From Publishers Weekly
Neurotic siblings and embarrassing parents are familiar (even required) elements of the literature of suburban nostalgia and malaise. Wolitzer (Surrender
; The Wife
) doesn't tamper with these basic ingredients in her latest novel, but she gives them a titillating twist. Paul and Roz Mellow are enthusiastically in love—so much so that in 1975 they write a how-to sex book, Pleasuring
, that features illustrations of them in every imaginable position. The book becomes a runaway bestseller. When the children find the book and read it together, they're forever traumatized, in ways both serious and comedic. Flash forward 30 years: Paul and Roz are long divorced and remarried, and Paul, in particular, remains bitter; the grown children fumble through their lives on the eve of the publisher's reissue of the sex classic. The oldest, Holly, has settled into late motherhood after a lifetime of nomadic drug-taking; uptight Michael suffers from chronic depression; Dashiell, a gay Log Cabin Republican speechwriter, is diagnosed with Hodgkin's disease; and insecure late-bloomer Claudia returns to her Long Island hometown to finally figure out how to be a fully functioning adult. If the characters are rather stock, and the musings on love, sex and family familiar, Wolitzer nevertheless bestows her trademark warmth and light touch on this tale of social and domestic change.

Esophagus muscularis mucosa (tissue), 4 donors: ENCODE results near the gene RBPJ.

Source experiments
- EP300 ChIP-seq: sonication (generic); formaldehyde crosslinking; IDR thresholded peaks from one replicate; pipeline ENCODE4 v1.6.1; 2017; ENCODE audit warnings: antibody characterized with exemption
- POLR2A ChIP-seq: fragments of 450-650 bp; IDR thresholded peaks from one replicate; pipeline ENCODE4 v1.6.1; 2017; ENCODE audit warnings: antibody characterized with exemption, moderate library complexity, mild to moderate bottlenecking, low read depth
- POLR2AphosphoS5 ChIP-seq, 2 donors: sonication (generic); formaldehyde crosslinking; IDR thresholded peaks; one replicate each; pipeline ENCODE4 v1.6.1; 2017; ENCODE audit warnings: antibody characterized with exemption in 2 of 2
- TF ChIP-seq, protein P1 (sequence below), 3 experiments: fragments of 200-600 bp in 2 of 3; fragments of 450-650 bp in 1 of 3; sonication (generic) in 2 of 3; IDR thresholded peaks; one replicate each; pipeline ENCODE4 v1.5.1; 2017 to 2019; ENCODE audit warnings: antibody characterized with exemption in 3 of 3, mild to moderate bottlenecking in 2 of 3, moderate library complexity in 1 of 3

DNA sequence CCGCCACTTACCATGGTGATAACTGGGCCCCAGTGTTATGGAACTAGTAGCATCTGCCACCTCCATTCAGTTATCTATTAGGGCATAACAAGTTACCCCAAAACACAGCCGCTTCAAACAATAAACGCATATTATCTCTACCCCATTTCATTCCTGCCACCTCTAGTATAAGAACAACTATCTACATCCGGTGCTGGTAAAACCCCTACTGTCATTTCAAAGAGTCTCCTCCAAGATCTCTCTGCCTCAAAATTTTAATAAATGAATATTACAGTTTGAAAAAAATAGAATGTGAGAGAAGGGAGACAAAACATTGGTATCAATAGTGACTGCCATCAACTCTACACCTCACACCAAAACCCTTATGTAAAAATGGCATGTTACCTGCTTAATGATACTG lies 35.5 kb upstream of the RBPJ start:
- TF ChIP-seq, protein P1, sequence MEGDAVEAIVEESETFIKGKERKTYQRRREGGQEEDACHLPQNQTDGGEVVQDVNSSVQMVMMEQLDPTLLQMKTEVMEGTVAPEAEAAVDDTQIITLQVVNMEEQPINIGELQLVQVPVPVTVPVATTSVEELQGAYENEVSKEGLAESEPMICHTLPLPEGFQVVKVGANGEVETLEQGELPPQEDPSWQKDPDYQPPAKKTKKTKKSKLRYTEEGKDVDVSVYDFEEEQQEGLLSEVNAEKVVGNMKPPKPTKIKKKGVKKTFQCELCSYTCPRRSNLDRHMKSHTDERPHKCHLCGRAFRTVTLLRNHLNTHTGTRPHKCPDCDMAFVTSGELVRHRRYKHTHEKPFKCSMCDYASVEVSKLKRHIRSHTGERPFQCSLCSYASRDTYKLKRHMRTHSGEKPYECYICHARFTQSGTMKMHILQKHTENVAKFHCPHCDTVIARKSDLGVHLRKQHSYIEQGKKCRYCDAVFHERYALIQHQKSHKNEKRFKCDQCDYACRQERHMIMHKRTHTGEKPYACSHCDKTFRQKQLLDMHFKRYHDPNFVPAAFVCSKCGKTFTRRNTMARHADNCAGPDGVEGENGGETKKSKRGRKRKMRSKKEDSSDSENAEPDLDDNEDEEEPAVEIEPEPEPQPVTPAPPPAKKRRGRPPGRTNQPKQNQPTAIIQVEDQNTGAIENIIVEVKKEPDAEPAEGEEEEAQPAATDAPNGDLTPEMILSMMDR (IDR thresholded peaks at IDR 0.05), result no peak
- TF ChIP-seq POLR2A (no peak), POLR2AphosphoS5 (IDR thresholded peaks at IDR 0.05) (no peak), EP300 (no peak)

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Wolitzer's novel of sexual politics and family farce continues in the dark comic vein that she mined in "The Wife." In the nineteenseventies, at the height of the sexual revolution, a married couple, aptly named Mellow, publish a liberated sex manual that features pictures of themselves and includes a sexual position—"Electric Forgiveness"—that they claim to have invented. The manual becomes an epochal best-seller. The publication, decades later, of a new edition of the notorious classic is a catalyst for a plot that examines the effects of this legacy on the adult children of the Mellows, who are now divorced. These effects are variously hilarious, disabling, painful, embarrassing, and, ultimately, empowering. Wolitzer's comic timing never wavers, and she has an astute grasp of the way one generation's liberation inspires the next generation's pity.
Copyright © 2005 The New Yorker